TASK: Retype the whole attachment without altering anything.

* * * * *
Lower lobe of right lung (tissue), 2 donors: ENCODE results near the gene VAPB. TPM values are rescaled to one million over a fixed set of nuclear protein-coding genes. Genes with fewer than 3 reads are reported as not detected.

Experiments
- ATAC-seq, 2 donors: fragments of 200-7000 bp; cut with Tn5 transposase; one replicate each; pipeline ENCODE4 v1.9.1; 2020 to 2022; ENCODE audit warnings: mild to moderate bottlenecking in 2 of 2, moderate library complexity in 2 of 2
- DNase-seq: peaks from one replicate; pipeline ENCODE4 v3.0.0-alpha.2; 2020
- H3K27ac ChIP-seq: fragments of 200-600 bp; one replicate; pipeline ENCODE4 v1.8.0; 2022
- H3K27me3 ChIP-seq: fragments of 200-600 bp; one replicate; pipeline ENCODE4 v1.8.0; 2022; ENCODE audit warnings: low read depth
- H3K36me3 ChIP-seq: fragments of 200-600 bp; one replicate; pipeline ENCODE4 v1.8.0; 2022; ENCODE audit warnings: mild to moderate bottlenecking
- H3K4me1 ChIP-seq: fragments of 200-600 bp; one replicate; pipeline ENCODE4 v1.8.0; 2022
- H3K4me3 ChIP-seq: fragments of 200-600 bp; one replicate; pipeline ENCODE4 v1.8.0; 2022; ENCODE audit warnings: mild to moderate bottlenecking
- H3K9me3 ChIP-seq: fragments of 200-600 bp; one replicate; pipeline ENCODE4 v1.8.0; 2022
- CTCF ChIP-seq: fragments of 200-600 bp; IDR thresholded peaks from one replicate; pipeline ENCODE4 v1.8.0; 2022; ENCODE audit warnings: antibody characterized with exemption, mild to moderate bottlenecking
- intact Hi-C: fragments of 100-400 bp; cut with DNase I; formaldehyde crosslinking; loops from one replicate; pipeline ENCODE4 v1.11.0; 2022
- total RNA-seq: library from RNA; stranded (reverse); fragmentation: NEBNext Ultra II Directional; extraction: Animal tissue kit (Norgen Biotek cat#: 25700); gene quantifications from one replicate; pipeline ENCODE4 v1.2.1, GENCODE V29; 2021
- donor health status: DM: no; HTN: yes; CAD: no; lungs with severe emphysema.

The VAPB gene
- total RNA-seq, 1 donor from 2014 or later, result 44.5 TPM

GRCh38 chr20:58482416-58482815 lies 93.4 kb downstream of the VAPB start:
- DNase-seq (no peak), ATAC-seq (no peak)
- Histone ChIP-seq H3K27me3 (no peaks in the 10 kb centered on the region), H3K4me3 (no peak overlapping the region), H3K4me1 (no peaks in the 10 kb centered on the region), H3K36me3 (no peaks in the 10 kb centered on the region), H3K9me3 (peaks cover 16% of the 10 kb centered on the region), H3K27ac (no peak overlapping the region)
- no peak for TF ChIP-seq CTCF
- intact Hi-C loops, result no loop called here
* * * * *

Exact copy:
Lower lobe of right lung (tissue), 2 donors: ENCODE results near the gene VAPB. TPM values are rescaled to one million over a fixed set of nuclear protein-coding genes. Genes with fewer than 3 reads are reported as not detected.

Experiments
- ATAC-seq, 2 donors: fragments of 200-7000 bp; cut with Tn5 transposase; one replicate each; pipeline ENCODE4 v1.9.1; 2020 to 2022; ENCODE audit warnings: mild to moderate bottlenecking in 2 of 2, moderate library complexity in 2 of 2
- DNase-seq: peaks from one replicate; pipeline ENCODE4 v3.0.0-alpha.2; 2020
- H3K27ac ChIP-seq: fragments of 200-600 bp; one replicate; pipeline ENCODE4 v1.8.0; 2022
- H3K27me3 ChIP-seq: fragments of 200-600 bp; one replicate; pipeline ENCODE4 v1.8.0; 2022; ENCODE audit warnings: low read depth
- H3K36me3 ChIP-seq: fragments of 200-600 bp; one replicate; pipeline ENCODE4 v1.8.0; 2022; ENCODE audit warnings: mild to moderate bottlenecking
- H3K4me1 ChIP-seq: fragments of 200-600 bp; one replicate; pipeline ENCODE4 v1.8.0; 2022
- H3K4me3 ChIP-seq: fragments of 200-600 bp; one replicate; pipeline ENCODE4 v1.8.0; 2022; ENCODE audit warnings: mild to moderate bottlenecking
- H3K9me3 ChIP-seq: fragments of 200-600 bp; one replicate; pipeline ENCODE4 v1.8.0; 2022
- CTCF ChIP-seq: fragments of 200-600 bp; IDR thresholded peaks from one replicate; pipeline ENCODE4 v1.8.0; 2022; ENCODE audit warnings: antibody characterized with exemption, mild to moderate bottlenecking
- intact Hi-C: fragments of 100-400 bp; cut with DNase I; formaldehyde crosslinking; loops from one replicate; pipeline ENCODE4 v1.11.0; 2022
- total RNA-seq: library from RNA; stranded (reverse); fragmentation: NEBNext Ultra II Directional; extraction: Animal tissue kit (Norgen Biotek cat#: 25700); gene quantifications from one replicate; pipeline ENCODE4 v1.2.1, GENCODE V29; 2021
- donor health status: DM: no; HTN: yes; CAD: no; lungs with severe emphysema.

The VAPB gene
- total RNA-seq, 1 donor from 2014 or later, result 44.5 TPM

GRCh38 chr20:58482416-58482815 lies 93.4 kb downstream of the VAPB start:
- DNase-seq (no peak), ATAC-seq (no peak)
- Histone ChIP-seq H3K27me3 (no peaks in the 10 kb centered on the region), H3K4me3 (no peak overlapping the region), H3K4me1 (no peaks in the 10 kb centered on the region), H3K36me3 (no peaks in the 10 kb centered on the region), H3K9me3 (peaks cover 16% of the 10 kb centered on the region), H3K27ac (no peak overlapping the region)
- no peak for TF ChIP-seq CTCF
- intact Hi-C loops, result no loop called here